I thought I might take the time to update on recent happenings. I have enjoyed having a routine in recent weeks with stability and movement control classes on Tuesday mornings and barefoot running/nose-breathing classes on the hill up to the shrine off Domain Road on Thursday mornings. This along with individual consultations has been a nice balance.
I am pleased to report how well Sacha and Nadine are doing, from being consistent participants in the Tuesday morning class. Nadine has dramatically improved her knee function as a result of an incident while skiing, and Sacha has dramatically improved his postural stability. Like most of us, Sacha is strong from outside-in, and he is learning to be strong from inside-out. This fits with my view of human functioning from the perspective of being breathing organisms who function from centre to periphery, or inside to outside. This is well supported when you view the anatomy from a breathing perspective (more on this in an up-coming blog).
The ‘human condition’ in broad terms is always interesting in knowing what it wants at the ‘talk’ or conceptual level, but where we tend to fall down is the ‘walk’ or experiential level. Research shows that there is up to, a 2 stage gap between our ‘talk’ and our ‘walk’ levels. This is the dis-satisfaction we all feel when we don’t meet our own internal standards, the ‘falling down’ is the difference between what we know we want, and is good for us, but the difficulty lies in consistently embodying the behaviours that would match our intentions. Sacha and Nadine have been exceptional simply because they have been able to get up when the alarm goes off and consistently attend my Tuesday morning class in order to consistently practice certain capacities in a supportive environment.
Mercantile Rowing Club has enlisted my services to work with selected athletes in improving efficiency, muscle balance, intrinsic stabilisation and dynamic movement abilities. I enjoyed meeting the guys I will be training and giving an overview of my approach. There were some some excellent questions from the group and after the presentation, I conducted movement screenings. I will use the information gleaned from last Monday, to inform the upcoming sessions where we will work on a cross-section of movement abilities related to rowing well while experientially educating about muscle balance because of the dominances that we all have as a result of specialisation.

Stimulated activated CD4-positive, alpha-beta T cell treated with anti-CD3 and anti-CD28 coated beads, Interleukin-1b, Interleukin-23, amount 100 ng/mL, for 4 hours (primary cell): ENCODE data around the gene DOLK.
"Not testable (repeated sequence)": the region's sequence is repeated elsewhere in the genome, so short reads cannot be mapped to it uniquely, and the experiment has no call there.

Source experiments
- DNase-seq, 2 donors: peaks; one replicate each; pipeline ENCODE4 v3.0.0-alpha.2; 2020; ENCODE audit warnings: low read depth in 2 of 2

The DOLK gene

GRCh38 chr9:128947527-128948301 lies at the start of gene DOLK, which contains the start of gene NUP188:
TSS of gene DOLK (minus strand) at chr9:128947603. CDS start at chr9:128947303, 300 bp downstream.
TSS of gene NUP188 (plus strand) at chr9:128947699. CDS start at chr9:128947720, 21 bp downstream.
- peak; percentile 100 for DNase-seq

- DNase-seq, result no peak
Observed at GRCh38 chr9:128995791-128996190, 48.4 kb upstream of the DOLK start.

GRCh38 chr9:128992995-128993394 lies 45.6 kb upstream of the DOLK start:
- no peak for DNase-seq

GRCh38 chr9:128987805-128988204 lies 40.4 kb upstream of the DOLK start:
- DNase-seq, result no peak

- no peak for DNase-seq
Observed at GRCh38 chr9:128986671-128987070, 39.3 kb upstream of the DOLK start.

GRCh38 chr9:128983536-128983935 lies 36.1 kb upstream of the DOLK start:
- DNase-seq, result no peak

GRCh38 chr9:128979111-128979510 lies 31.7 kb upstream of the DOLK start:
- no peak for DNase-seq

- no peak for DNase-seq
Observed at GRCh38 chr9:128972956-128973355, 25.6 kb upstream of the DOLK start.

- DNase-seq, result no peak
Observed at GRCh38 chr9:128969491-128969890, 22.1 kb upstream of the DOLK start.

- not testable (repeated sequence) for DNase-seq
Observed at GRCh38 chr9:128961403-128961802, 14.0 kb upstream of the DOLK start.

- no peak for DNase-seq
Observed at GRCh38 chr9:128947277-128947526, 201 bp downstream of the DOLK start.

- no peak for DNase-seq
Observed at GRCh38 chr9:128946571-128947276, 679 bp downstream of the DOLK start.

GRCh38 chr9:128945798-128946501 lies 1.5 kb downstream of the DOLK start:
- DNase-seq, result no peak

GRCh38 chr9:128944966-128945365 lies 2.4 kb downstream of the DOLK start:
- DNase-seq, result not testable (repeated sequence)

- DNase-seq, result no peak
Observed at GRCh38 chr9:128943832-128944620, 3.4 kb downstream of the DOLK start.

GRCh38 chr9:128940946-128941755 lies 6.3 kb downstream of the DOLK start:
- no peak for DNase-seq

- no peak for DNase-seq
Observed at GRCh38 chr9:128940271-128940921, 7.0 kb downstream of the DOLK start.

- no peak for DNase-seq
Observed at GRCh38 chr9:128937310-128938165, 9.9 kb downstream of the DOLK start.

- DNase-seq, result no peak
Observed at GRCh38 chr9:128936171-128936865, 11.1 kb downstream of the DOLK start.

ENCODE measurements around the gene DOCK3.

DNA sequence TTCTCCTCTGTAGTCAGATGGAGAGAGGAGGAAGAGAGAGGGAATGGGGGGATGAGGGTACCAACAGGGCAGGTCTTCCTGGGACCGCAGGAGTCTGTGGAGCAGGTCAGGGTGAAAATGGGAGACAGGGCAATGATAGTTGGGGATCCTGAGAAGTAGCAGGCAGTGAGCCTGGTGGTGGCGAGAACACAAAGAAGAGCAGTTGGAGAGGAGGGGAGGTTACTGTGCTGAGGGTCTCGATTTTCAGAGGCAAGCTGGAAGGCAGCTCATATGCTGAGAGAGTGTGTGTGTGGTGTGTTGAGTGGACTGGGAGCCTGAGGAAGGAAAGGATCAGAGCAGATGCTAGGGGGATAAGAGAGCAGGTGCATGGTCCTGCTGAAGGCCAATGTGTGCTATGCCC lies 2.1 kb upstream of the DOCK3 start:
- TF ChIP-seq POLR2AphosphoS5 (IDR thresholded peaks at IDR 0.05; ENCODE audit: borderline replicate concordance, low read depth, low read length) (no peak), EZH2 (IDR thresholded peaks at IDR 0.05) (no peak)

I have been seeing a cross-section of AFL footballers who are increasingly interested in how to remain injury-free as the demands of their sport increase. The players who are tapping into my services are interested in what they can do in their individual situation. I base this on their postural presentation, gait analysis, single leg stance, standing lateral flexion, standing extension, full squat, cross-legged sitting, forward fold, and push-up postures. This battery of tests reveals the basis of the stabilising strategy operating and provides the framework for the application of bodywork and individual exercise plan.
I purchased 2 cyclone balls through the week, these are 1kg medicine balls with a rope running through their centre. I have always had an interest in transverse plane or rotational exercise strategies because of my long term involvement with athletes who play tennis and golf. It is interesting that the ‘throwing’ based sports such as tennis, golf, baseball and cricket all have a fascination with the concept of ‘technique’ but the concepts are rarely unpacked any further than the use of the word.
The ‘technical’ aspects of a throwing motion have 4 factors in common. Use of ground reaction forces, angular momentum with a weight shift occurring between the arrangement of the feet (linear momentum), use of the contra-lateral lat/glute slings via changes in length-tension relationship to create torsional force to accelerate the object. Deceleration forces to slow the body down after creating large forces via acceleration of the object through the movement slings and synergistic muscle groups. The act of throwing therefore involves being able to lower or maintain the centre of mass, while creating torsion by rotating the shoulders more than the hips (this is the loading aspect of throwing). Then without a pause accelerate the object by further creating a lag between hips and shoulders, and using leg drive, so that the terminal velocity of the object being accelerated is optimised. The slowing down of the body needs to happen evenly throughout the chain, so that the deceleration forces are evenly distributed.
The cyclone balls I purchased are thus far proving an interesting training tool in achieving this objective (more on this in an upcoming training package). They can be used in space as well as against a wall and provide a good stimulus for transverse plane loading.
The cyclone balls are available through the AOK link on this site. Rockerboards are available by contacting me on phone or email.